Let Y p 1 , q 1 , r 1 and Y p 2 , q 2 , r 2 denote the two DCT coefficients that participate in the embedding process. Further, ( p 1 , q 1 ) and ( p 2 , q 2 ) represent the coordinates of the paired coefficients, while r 1 and r 2 signify the channel sources for each respective coefficient. For example, ( p 1 , q 1 , r 1 ) = ( 3 , 0 , 1 ) and ( p 2 , q 2 , r 2 ) = ( 3 , 1 , 1 ) were selected to embed the red color pixel values. Watermark embedding involves the manipulation of two coefficient magnitudes, namely, Y p 1 , q 1 , r 1 and Y p 2 , q 2 , r 2 , such that the gap between them can reflect the intended pixel value. For this purpose, we first define the following parameters:
m l o w = min Y p 1 , q 1 , r 1 ,   Y p 2 , q 2 , r 2 ,
m h i g h = max Y p 1 , q 1 , r 1 ,   Y p 2 , q 2 , r 2 ,
ρ = w ^ ( i , j , k ) 127.5 255 α ,
where m l o w and m h i g h are the lower and higher levels of the two magnitudes, respectively, and w ^ ( i , j , k ) denotes the ( i , j ) t h pixel value of the scrambled watermark in the k t h channel. A value of 255 in the denominator of Equation (6) is the maximum allowable level of an 8-bit unsigned integer; thus, the midline of the dynamic range becomes 127.5. Further, α signifies the embedding strength. Consequently, the gap (symbolized as ρ ) reflects a scaled quantity deviating from the midline, with a distance proportional to w ^ ( i , j , k ) . After determining the gap ρ , the two magnitudes are adjusted accordingly.
m ^ l o w = max 0 , Y p 1 , q 1 , r 1 +   Y p 2 , q 2 , r 2 2 ρ 2
m ^ h i g h = m ^ l o w + ρ
Equation (7) adjusts m l o w in the least-squares sense, but the resulting output m ^ l o w must be positive to conform with the definition of magnitude. Equation (8) confines the gap between m ^ h i g h and m ^ l o w to exactly ρ . After determining m ^ h i g h and m ^ l o w , we reassign the two involved coefficients as:
If   Y p 1 , q 1 , r 1   Y p 2 , q 2 , r 2       Y ^ p 1 , q 1 , r 1 = sgn Y p 1 , q 1 , r 1 m ^ l o w ;       Y ^ p 2 , q 2 , r 2 = sgn Y p 2 , q 2 , r 2 m ^ h i g h ; else       Y ^ p 1 , q 1 , r 1 = sgn Y p 1 , q 1 , r 1 m ^ h i g h ;       Y ^ p 2 , q 2 , r 2 = sgn Y p 2 , q 2 , r 2 m ^ l o w ,
where sgn ( ) denotes a sign function. This embedding process is repeated for every block and channel involved. After replacing the modified coefficients in the DCT block matrix, we used the IDCT to obtain the watermarked image block.
In this study, we deliberately chose three pairs of adjacent DCT coefficients to embed three pixel values in 8-bit unsigned integer format. While watermarks hidden at high frequencies are vulnerable to high-frequency attacks (e.g., low-pass filtering and image compression), watermarks at low frequencies cannot resist attacks such as unsharp filtering and histogram equalization. A compromise can be reached by selecting DCT coefficients situated in the middle frequencies. Figure 3 illustrates the locations of the three coefficient pairs selected to embed the three pixel values in this study. Specifically, the three designated pairs are ( 3 , 0 , 1 ) ,   ( 3 , 1 , 1 ) , ( 2 , 1 , 2 ) ,   ( 2 , 2 , 2 ) , and ( 1 , 2 , 3 ) ,   ( 0 , 3 , 3 ) , where the first two indices in each coordinate representation indicate the location of the 2D DCT matrix. The third index signifies the color channels with 1, 2, and 3 corresponding to the red, green, and blue colors, respectively. The motives for these pair arrangements are twofold. First, the watermarking process generally requires an increase in one magnitude but a decrease in the other for each pair. As the energy of each color component remains roughly balanced, modifications of a pair of DCT coefficients in adjacent locations with the same color are expected to yield less variation in color intensity. Second, because textual patterns of adjacent DCT coefficients retain partial similarity, the image reconstructed after watermarking can show more structural similarities.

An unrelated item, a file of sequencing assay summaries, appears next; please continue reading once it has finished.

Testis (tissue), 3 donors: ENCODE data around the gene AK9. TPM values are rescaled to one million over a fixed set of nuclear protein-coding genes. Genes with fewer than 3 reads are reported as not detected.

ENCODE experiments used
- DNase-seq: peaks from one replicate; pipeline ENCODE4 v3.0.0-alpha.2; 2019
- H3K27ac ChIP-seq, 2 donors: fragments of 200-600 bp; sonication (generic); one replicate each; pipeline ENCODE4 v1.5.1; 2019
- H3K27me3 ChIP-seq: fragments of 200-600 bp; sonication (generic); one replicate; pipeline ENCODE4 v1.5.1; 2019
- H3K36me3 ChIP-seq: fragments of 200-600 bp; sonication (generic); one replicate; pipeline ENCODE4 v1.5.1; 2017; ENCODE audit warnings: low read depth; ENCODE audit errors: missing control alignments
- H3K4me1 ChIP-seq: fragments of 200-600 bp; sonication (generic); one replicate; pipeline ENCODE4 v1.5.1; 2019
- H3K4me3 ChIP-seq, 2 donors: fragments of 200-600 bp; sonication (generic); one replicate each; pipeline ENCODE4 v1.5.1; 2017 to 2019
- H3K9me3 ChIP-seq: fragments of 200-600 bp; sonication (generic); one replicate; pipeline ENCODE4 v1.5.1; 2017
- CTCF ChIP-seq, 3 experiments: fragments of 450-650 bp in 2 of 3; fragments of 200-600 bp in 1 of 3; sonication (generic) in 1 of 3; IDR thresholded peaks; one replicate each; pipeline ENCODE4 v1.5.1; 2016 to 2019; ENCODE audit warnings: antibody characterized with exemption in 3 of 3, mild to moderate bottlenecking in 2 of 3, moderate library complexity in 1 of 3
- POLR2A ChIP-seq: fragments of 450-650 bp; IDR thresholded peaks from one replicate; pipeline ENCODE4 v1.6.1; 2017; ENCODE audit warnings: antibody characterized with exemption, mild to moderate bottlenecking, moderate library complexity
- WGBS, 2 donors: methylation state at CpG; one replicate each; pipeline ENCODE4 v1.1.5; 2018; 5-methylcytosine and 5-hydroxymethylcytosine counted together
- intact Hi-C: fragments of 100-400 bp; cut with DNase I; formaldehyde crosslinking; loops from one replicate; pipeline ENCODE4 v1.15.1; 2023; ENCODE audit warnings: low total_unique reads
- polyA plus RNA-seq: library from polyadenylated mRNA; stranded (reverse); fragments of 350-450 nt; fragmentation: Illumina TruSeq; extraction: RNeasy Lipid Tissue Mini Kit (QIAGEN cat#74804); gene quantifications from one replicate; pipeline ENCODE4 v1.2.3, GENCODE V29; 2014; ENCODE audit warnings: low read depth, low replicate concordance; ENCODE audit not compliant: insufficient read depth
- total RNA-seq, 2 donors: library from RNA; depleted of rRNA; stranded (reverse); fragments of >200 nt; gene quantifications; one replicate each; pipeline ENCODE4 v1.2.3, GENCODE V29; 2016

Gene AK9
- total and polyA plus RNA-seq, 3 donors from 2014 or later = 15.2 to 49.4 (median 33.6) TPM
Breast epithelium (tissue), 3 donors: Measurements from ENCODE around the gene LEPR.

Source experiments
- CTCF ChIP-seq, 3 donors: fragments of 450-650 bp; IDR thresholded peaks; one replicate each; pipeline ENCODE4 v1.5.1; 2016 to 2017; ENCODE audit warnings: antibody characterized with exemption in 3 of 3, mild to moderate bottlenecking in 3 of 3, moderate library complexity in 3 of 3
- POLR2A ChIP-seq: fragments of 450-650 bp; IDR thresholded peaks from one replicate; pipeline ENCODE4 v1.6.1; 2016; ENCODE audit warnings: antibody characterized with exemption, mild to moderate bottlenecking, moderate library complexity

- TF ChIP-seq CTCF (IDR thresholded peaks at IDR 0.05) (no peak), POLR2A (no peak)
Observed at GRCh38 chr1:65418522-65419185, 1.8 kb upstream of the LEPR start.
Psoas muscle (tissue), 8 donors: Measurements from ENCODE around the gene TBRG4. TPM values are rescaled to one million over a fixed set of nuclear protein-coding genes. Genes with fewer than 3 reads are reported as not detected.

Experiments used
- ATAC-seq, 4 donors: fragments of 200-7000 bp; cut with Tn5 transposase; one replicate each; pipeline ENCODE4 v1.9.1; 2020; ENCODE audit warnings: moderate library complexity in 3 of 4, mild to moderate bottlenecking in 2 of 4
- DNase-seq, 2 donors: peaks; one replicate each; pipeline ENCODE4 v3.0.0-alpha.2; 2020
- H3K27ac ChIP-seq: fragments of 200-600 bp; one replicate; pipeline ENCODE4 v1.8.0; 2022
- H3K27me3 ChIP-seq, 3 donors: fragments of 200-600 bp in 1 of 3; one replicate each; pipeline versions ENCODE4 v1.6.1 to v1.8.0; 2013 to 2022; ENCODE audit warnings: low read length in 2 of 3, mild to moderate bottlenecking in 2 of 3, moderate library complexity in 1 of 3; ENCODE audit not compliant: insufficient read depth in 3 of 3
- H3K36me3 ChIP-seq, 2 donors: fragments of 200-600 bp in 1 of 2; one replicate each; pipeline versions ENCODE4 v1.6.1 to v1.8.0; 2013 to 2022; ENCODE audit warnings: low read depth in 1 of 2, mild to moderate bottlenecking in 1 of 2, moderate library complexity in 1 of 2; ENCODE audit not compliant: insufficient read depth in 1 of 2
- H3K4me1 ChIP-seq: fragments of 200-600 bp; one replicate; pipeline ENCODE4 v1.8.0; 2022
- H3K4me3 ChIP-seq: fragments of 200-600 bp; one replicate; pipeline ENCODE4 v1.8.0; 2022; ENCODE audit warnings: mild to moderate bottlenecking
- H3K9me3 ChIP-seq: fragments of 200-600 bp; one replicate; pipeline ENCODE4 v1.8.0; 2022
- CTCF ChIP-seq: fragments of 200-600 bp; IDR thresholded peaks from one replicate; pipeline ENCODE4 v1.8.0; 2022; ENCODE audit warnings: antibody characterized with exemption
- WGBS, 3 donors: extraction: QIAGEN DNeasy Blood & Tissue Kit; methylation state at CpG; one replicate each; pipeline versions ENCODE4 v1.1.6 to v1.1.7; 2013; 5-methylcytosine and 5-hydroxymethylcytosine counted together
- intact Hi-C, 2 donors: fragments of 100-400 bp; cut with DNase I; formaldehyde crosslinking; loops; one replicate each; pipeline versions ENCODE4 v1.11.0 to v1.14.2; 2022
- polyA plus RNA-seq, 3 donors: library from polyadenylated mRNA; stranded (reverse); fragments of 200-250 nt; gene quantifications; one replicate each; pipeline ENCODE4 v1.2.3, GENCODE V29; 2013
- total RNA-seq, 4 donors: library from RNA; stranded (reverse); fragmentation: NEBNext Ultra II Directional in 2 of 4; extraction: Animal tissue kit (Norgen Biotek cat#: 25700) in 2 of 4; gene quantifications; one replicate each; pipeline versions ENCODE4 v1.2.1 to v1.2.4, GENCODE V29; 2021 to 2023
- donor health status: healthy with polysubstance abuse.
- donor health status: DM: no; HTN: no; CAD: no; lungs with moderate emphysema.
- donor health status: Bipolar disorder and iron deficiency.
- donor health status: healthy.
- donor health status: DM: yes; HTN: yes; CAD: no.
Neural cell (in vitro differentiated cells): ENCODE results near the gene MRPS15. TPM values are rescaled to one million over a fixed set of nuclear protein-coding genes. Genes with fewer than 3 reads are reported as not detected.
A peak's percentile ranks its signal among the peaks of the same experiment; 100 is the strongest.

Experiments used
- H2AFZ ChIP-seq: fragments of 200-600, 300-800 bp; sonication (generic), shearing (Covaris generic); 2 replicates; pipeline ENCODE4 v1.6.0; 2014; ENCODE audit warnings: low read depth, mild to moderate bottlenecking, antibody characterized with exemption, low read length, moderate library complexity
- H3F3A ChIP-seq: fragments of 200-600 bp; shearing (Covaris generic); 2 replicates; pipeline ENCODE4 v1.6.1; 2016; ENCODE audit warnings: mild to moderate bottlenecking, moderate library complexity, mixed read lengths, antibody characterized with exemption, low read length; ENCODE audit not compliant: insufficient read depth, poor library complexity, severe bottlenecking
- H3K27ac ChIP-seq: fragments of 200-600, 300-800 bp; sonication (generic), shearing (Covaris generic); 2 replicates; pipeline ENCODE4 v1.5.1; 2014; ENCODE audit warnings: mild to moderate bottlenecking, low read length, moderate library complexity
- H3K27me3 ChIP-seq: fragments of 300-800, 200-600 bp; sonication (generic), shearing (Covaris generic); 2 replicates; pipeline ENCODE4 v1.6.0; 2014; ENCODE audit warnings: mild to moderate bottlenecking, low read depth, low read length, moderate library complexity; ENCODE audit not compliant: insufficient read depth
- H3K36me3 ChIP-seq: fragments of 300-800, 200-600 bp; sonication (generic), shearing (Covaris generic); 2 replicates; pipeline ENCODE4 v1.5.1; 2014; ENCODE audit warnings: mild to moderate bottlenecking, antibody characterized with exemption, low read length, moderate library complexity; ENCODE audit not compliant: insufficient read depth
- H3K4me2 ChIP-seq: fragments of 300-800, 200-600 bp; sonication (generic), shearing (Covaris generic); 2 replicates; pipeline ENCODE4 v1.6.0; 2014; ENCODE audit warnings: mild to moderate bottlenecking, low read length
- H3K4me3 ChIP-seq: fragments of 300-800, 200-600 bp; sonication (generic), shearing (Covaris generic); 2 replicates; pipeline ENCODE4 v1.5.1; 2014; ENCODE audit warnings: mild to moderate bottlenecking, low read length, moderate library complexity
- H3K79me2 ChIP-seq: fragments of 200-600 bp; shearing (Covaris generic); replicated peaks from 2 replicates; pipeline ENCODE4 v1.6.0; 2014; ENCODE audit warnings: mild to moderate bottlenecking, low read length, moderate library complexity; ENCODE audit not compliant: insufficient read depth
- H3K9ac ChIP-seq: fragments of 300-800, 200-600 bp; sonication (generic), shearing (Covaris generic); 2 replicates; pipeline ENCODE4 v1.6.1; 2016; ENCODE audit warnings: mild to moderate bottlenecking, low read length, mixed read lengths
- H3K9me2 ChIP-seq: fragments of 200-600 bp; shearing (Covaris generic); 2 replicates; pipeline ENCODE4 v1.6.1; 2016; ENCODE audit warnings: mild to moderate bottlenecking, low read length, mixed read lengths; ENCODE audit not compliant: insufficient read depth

3.2. Watermark Extraction and Regulation

Watermark extraction is the process of retrieving a watermark from a watermarked color image. The right half of Figure 2 shows the extraction procedure. The first two steps involve partitioning the watermarked color image into non-overlapping blocks of size 8 × 8 and then applying 2D DCT to these blocks. For each set of Y ˜ p q r derived from an image block, we select three pairs of DCT coefficients (as shown in Figure 3) and then compute the pixel value using the following formula:
w ˜ ( i , j , k ) = 255 α Y ˜ p 1 , q 1 , r 1 Y ˜ p 2 , q 2 , r 2 + 127.5 ,   k = 1 , 2 , 3 ,
where w ˜ ( i , j , k ) denotes the retrieved ( i , j ) t h pixel value in the k t h channel and the tilde implies that the watermark image may have suffered from attacks.